Opinion

Philanthropy in the time of Covid-19

Pushpa Sundar | Updated on April 01, 2020 Published on April 01, 2020

Apart from large donations, crises such as this pandemic need long-term, innovative procedures in place to ease the burden on humanity

Disasters like the present Covid-19 pandemic are by their very nature unforeseen, and require a response not only on an unprecedented scale but one not thought of before. By virtue of this, any government’s resources to meet such a contingency, not only in terms of money and human resources but also in innovative thinking to keep one step ahead of the menace, are sorely stretched. In such a situation, what should the response of philanthropy be?

Before going any further, it’s useful to reiterate the distinction between charity and philanthropy. Each has a distinctive role to play, as much in an emergency as in usual circumstances. Charity is the immediate, impulsive and compassionate response to distress, and is essentially for the short term. Philanthropy, on the other hand, is a reasoned approach keeping in mind the larger picture and adopts a long-term perspective.

What the response of charity to today’s disaster is obvious, ie providing food and shelter to the poorest who have lost livelihoods and have no safety net — and especially migrant workers whose lot is the worst, living as they are in limbo, neither at home in their States nor with proper support in the big metros.

As in the case of demonetisation, the lockdown measures do not seem to have taken the last mile connection into account, viz. the problem of domestic migrants, their orderly dispersal, providing transport for their relocation or settlement in situ by opening temporary shelters provision of food and sanitary facilities like mobile toilets, masks, sanitisers, and mass testing where needed, and so on. Indians stranded in other countries on the other hand, have received considerate treatment from the government, and offered transport back home.

Charitable moves

Fortunately, a number of civil society organisations have mobilised their teams to offer help where needed. But their work is constrained by the need for safety from infection. In any case, it needs to be supplemented by private businesses offering tents and tent material, vehicles for transportation of dry rations and cooked food as well as for taking migrants home, providing masks, and so on.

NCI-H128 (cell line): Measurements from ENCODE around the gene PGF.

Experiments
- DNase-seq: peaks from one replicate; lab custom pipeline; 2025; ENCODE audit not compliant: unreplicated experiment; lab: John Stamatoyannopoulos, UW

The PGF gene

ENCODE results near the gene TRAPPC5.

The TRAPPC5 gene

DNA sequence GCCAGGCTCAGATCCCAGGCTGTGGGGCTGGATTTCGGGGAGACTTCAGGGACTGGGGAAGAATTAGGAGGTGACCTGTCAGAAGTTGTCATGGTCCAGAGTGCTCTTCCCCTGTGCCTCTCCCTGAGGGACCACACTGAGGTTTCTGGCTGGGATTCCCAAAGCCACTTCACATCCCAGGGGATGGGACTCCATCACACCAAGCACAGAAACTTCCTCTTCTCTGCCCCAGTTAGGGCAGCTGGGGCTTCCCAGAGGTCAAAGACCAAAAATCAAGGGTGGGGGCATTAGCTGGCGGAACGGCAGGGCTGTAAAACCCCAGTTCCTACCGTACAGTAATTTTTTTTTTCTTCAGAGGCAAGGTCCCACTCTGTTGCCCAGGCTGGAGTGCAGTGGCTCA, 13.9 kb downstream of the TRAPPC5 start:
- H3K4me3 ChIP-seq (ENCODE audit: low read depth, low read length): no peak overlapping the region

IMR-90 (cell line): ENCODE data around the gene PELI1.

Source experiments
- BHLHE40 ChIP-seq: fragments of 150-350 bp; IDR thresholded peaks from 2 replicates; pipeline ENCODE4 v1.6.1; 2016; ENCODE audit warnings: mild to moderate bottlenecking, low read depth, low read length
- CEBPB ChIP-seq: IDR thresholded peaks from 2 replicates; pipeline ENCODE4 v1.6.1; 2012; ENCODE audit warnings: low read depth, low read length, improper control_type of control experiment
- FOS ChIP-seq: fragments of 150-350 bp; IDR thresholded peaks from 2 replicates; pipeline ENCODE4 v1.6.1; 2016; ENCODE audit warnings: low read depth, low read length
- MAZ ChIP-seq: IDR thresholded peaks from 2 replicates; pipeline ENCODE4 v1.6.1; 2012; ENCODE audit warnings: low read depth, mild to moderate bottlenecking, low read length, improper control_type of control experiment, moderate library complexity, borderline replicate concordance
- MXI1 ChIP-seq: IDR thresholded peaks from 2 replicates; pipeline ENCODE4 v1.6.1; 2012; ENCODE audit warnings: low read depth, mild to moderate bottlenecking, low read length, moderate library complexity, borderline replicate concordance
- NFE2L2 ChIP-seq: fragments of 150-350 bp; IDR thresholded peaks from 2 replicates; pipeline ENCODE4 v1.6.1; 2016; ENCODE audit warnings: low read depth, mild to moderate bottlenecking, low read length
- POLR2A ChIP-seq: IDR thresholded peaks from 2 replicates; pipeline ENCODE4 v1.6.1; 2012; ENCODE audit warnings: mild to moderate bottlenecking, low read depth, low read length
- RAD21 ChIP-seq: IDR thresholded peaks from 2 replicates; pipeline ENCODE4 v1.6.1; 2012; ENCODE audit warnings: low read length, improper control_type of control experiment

Factories need to switch some of their machines and manufacturing capacity to produce masks, ventilators sanitisers and prefabricated units for setting up hospitals and isolation wards; they can also make their waste disposal plants available for disposing of medical and other waste. Above all, industry should ensure that dealers hold the price line of essential goods and not jack up prices, as many are reportedly doing.

Given the specialised nature of medical care required, providing medicines and other services by ordinary individuals is out of the question. Therefore supplementing government’s resources through donations, small and big, is an obvious measure for those wishing to be charitable. And many are following the government’s appeal to donate to the PM-Cares fund.

Apart from the common man, some big donors have also responded to the crisis in their own way. For instance Mahindra Group chairman Anand Mahindra has offered to convert Mahindra Holiday resorts as temporary care facilities, as well as to immediately begin work on using their manufacturing facilities to make ventilators. In addition, he has also pledged that the Mahindra Foundation will create a fund to assist SMEs and SMBs, the hardest hit in the value chain.

Anil Agarwal, the promoter of Vedanta, has pledged ₹100 crore towards fighting the pandemic, though what exactly he will do apart from helping daily-wage earners is not clear. Other industrialists and celebrities from the world of Bollywood and sports have also pledged a few crores each to support small vendors, self-employed artisans, and others who have lost wages and do not have medical insurance or coverage. Reliance Industries Ltd announced that it is enhancing production capacities to manufacture 1,00,000 face-masks daily and a large number of protective equipment like suits.